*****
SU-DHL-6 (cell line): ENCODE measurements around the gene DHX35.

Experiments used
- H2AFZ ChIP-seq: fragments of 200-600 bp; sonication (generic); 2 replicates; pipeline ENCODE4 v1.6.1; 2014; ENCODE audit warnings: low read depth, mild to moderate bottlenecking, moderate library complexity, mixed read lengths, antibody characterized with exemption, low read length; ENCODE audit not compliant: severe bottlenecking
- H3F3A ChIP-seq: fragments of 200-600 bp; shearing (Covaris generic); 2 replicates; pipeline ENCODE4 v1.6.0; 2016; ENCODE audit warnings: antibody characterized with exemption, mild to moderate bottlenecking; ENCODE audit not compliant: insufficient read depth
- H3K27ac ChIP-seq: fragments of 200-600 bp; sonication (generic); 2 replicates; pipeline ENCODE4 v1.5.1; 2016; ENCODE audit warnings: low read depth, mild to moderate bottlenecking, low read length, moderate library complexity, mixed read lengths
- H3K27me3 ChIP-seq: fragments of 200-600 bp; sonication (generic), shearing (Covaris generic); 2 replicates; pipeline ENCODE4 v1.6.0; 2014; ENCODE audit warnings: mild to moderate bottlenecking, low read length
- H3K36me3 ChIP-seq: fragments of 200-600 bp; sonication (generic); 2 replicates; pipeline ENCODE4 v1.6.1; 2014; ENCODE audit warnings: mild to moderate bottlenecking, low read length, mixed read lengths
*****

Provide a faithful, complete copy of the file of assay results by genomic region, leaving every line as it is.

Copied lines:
SU-DHL-6 (cell line): ENCODE measurements around the gene DHX35.

Experiments used
- H2AFZ ChIP-seq: fragments of 200-600 bp; sonication (generic); 2 replicates; pipeline ENCODE4 v1.6.1; 2014; ENCODE audit warnings: low read depth, mild to moderate bottlenecking, moderate library complexity, mixed read lengths, antibody characterized with exemption, low read length; ENCODE audit not compliant: severe bottlenecking
- H3F3A ChIP-seq: fragments of 200-600 bp; shearing (Covaris generic); 2 replicates; pipeline ENCODE4 v1.6.0; 2016; ENCODE audit warnings: antibody characterized with exemption, mild to moderate bottlenecking; ENCODE audit not compliant: insufficient read depth
- H3K27ac ChIP-seq: fragments of 200-600 bp; sonication (generic); 2 replicates; pipeline ENCODE4 v1.5.1; 2016; ENCODE audit warnings: low read depth, mild to moderate bottlenecking, low read length, moderate library complexity, mixed read lengths
- H3K27me3 ChIP-seq: fragments of 200-600 bp; sonication (generic), shearing (Covaris generic); 2 replicates; pipeline ENCODE4 v1.6.0; 2014; ENCODE audit warnings: mild to moderate bottlenecking, low read length
- H3K36me3 ChIP-seq: fragments of 200-600 bp; sonication (generic); 2 replicates; pipeline ENCODE4 v1.6.1; 2014; ENCODE audit warnings: mild to moderate bottlenecking, low read length, mixed read lengths